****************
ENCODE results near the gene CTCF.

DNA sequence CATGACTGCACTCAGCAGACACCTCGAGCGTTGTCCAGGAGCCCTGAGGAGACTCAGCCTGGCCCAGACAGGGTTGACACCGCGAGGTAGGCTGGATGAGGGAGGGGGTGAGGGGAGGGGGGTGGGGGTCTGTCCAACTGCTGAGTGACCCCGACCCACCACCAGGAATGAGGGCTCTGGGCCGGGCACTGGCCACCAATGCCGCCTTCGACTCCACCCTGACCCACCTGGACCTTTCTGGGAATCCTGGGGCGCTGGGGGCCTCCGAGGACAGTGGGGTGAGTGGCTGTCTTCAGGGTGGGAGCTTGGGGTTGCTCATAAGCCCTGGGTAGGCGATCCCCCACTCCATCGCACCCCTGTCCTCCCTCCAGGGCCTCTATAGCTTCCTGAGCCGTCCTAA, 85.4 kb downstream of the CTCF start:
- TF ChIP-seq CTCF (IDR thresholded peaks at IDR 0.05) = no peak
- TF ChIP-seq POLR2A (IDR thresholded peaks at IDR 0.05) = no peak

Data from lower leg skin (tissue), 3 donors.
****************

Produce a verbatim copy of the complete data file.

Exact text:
ENCODE results near the gene CTCF.

DNA sequence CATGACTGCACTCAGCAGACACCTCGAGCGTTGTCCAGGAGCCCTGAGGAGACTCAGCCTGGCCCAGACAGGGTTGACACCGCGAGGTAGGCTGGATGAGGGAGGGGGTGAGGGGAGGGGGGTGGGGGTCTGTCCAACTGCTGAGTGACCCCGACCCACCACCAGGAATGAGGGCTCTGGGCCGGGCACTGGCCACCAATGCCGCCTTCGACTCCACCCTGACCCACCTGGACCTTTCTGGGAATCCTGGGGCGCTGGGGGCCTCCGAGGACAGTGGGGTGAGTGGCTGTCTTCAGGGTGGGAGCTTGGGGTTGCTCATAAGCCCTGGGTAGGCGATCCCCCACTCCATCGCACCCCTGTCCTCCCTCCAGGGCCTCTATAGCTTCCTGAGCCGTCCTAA, 85.4 kb downstream of the CTCF start:
- TF ChIP-seq CTCF (IDR thresholded peaks at IDR 0.05) = no peak
- TF ChIP-seq POLR2A (IDR thresholded peaks at IDR 0.05) = no peak

Data from lower leg skin (tissue), 3 donors.